In a nutshell, the law creating the APECO was originally passed in 2007, and amended in 2010. According to the GMA Network news story, however, "in October 2011, controversy struck when 200 farmers and fisher folk, collectively called the Casiguran Marchers and led by partylist Anakpawis and Pambansang Lakas ng Kilusang Mamamalakaya ng Pilipinas (PAMALAKAYA), asked the high court to “strike down and declare as unconstitutional” laws that created APECO."
The crux of the matter for the farmers appears to be that the indigenous people living in the APECO area were not properly consulted, and, as a result of the application of the APECO law, these people would be displaced, which would constitute a violation of the laws governing indigenous people.
However, the SC has not ruled on the issue, which prompted the farmers to march in December 2012, from Casiguran in Aurora province, all the way to Metro Manila, in order to dialogue with the President in the hope that the President would see things their way. However, in their meeting with the President, the President said that he would ask the National Economic Development Authority (NEDA) to review the situation. He also noted that there was a law establishing APECO, and he claimed that he couldn't go against the law.
In a May 1 Guidon report, a number of concerned individuals, including economist Solita Monsod and her husband, former Comelec char Christian Monsod, accompanied the farmers in a meeting with NEDA officials to press for updates to the review. While some points were raised, particularly the possible rethinking of the freeport, the group came out of the meeting dissatisfied, and noted that a number of requirements that should have been completed were not met before the APECO was established.
The NEDA review, which came out last Monday, called for a rethinking of the freeport model for the APECO; instead, the NEDA review suggested that APECO be made into an agro-aqua and ecotourism zone, apparently to try to justify the public money already spent in developing the zone. Economist and Philippine Daily Inquirer columnist Cielito Habito questioned the NEDA review, pointing out the numerous problems surrounding the development of the economic zone. Fellow economist and Inquirer Solita Collas-Monsod was more direct, calling the NEDA recommendation a "huge mistake".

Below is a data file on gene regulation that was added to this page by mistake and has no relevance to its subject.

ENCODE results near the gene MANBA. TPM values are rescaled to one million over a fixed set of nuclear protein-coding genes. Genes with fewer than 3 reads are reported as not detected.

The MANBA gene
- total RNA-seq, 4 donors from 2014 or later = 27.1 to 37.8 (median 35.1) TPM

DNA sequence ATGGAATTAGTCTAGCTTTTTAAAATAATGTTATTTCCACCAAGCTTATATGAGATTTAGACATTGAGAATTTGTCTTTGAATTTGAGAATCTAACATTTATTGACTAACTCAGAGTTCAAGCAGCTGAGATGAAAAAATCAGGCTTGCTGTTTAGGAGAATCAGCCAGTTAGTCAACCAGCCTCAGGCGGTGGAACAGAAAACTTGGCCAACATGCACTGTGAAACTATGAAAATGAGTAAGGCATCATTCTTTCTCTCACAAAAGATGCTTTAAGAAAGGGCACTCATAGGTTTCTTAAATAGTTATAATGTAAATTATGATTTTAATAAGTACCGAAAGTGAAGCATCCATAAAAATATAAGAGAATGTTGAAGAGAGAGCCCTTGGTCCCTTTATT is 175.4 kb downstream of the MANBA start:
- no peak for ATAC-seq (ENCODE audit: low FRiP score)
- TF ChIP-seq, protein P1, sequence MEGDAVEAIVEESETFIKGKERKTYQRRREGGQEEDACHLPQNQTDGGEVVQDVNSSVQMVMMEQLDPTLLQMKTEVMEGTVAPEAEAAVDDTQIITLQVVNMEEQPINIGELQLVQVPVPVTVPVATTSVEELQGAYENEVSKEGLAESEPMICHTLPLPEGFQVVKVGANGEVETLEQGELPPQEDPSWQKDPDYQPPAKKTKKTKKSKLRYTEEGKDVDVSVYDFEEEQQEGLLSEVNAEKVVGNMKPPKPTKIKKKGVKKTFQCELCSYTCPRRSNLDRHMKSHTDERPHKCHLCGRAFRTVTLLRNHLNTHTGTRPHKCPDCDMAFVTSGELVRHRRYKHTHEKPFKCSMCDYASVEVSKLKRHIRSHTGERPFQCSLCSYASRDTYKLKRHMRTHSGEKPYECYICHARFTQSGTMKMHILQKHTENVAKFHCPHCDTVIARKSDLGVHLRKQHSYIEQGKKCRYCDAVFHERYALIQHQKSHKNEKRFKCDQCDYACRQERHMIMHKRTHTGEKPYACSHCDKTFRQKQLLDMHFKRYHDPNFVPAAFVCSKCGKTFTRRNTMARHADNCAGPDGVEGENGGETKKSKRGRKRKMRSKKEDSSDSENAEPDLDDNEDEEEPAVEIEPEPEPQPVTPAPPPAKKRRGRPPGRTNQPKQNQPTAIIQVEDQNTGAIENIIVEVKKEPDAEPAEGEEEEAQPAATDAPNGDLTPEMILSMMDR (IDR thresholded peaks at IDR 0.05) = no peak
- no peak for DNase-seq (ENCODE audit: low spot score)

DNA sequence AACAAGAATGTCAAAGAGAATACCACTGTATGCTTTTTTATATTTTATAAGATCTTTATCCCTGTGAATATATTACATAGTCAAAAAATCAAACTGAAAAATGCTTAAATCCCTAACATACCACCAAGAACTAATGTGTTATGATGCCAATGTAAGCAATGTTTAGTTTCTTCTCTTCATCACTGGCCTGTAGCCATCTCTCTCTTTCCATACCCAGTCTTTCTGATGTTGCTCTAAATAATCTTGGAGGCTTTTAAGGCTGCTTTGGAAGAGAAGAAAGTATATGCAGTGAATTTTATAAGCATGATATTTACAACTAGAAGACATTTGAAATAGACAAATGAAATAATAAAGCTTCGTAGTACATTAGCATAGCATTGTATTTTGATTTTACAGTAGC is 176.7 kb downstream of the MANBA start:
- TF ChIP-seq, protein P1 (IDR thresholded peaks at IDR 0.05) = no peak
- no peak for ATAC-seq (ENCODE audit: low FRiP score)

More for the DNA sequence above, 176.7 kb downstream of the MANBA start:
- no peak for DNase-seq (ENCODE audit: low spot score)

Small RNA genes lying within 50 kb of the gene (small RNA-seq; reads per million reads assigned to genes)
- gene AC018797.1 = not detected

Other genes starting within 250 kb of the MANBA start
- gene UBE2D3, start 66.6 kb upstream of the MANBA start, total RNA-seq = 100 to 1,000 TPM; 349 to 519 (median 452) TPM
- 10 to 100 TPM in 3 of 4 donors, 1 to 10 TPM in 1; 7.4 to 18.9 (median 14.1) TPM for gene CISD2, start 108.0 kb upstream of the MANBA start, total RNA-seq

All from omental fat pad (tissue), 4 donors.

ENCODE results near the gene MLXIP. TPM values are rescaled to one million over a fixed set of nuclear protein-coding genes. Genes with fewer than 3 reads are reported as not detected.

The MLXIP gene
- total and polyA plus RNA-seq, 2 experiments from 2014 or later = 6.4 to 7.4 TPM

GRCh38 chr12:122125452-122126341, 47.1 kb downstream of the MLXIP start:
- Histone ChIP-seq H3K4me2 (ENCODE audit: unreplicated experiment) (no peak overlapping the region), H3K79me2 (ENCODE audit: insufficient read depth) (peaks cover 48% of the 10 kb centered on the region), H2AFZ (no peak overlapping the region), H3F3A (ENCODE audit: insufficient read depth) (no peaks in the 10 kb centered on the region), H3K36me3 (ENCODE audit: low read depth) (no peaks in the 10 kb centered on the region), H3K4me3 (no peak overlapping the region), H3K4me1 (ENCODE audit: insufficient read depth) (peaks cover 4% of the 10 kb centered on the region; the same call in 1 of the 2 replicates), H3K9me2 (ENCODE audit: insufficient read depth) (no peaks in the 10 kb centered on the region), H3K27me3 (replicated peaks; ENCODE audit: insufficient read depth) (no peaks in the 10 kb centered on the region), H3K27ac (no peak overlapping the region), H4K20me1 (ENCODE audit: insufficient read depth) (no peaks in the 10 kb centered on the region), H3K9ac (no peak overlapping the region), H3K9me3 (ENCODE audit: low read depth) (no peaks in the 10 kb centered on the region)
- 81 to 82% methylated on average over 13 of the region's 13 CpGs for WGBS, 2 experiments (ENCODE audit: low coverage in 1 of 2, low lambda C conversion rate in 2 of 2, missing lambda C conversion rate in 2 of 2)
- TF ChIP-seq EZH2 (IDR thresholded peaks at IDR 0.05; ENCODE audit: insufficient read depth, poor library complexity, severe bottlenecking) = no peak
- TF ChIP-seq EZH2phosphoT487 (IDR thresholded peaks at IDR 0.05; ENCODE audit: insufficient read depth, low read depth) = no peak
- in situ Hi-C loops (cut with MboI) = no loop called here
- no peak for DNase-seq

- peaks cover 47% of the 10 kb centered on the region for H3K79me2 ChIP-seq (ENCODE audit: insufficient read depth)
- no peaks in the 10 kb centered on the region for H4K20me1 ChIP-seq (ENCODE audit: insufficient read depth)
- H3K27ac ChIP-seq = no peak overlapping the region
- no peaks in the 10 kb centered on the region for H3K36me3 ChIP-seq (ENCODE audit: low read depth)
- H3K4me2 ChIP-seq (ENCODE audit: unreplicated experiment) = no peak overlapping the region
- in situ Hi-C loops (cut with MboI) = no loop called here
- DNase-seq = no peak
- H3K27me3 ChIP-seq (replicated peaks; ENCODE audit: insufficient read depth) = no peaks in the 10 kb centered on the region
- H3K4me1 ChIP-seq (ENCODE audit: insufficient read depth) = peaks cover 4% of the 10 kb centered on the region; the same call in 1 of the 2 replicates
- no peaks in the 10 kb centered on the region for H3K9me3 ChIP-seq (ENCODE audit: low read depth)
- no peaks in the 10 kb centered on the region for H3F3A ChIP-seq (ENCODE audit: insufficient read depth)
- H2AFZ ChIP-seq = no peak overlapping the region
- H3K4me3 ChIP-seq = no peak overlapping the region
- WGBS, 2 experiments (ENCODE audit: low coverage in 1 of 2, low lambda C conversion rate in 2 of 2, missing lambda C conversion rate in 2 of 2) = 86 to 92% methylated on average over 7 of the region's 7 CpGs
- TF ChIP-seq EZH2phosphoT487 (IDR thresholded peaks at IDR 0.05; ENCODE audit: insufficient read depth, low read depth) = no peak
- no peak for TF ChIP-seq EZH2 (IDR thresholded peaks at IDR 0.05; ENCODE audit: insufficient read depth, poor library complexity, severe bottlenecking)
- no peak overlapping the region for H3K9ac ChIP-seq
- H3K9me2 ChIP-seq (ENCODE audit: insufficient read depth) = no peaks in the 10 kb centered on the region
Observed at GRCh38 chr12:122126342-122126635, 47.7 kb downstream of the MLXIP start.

The issue may have an adverse effect on one of the President's senatorial bets, Rep. Sonny Angara, since it was he and his father, Sen. Edgardo Angara, who helped shepherd the bill through the legislative mill. Sen. Angara has had a number of decidedly nasty debates with fellow Senator Sergio Osmena III over the issue.
In the video presented by SLB, Sen. Osmena III questions the feasibility of the APECO, and asks what the return of investment would be. Sen. Angara then gave an analogy of former China leader Deng Xiaopeng's establishment of a freeport without the need for a feasibility study. That analogy rang false to me, since there are many differences between Xiaopeng and Angara, not to mention China's system of government and the Philippines.
Another clip within the video shows Rep. Angara conceding that not all sectors were consulted regarding APECO.
At the same time, APECO is not without its supporters. Malaya columnist Ducky Paredes casts his doubts on the legitimacy of the farmers' claims. Journal Online's Willie Baun questions the farmers for their march, and claims that APECO will bring economic prosperity to the region. Of course, these columns were written before the NEDA came out with its assessment on the zone, so I'm not sure if the two will continue to sing praises of APECO.
Even the native Dumagats are split on APECO, causing rifts even among family members, as some support APECO, while others oppose it.
The title of the video shown by SLB was "Progress for Whom", which is apt, considering that the two sides of the issue represent two sides of progress: one for the common people, and one for the leaders. While the Angaras promise all sorts of prosperity for their province, unfortunately, I've seen too many politicians promise prosperity for their province, with little or nothing to show. It should be noted that the Angaras have been a power in Aurora for some time, why is development only being implemented now? The same question can be asked of any national leader whose province continues to be poor, despite the high profile of the leader.
The APECO issue also looks to cast doubt on the daang matuwid of President Aquino. If indeed there are anomalies in the establishment of the APECO, how shall the President proceed, considering that one of the people he has tapped to help "build" the daang matuwid happens to be one of the architects of APECO.
- The Ateneo Economics Association (AEA) posted a qualified Q and A on APECO.
- Focus on Poverty released a situationer on APECO.
- The APECO Authority released an official statement, in an attempt to debunk accusations against it.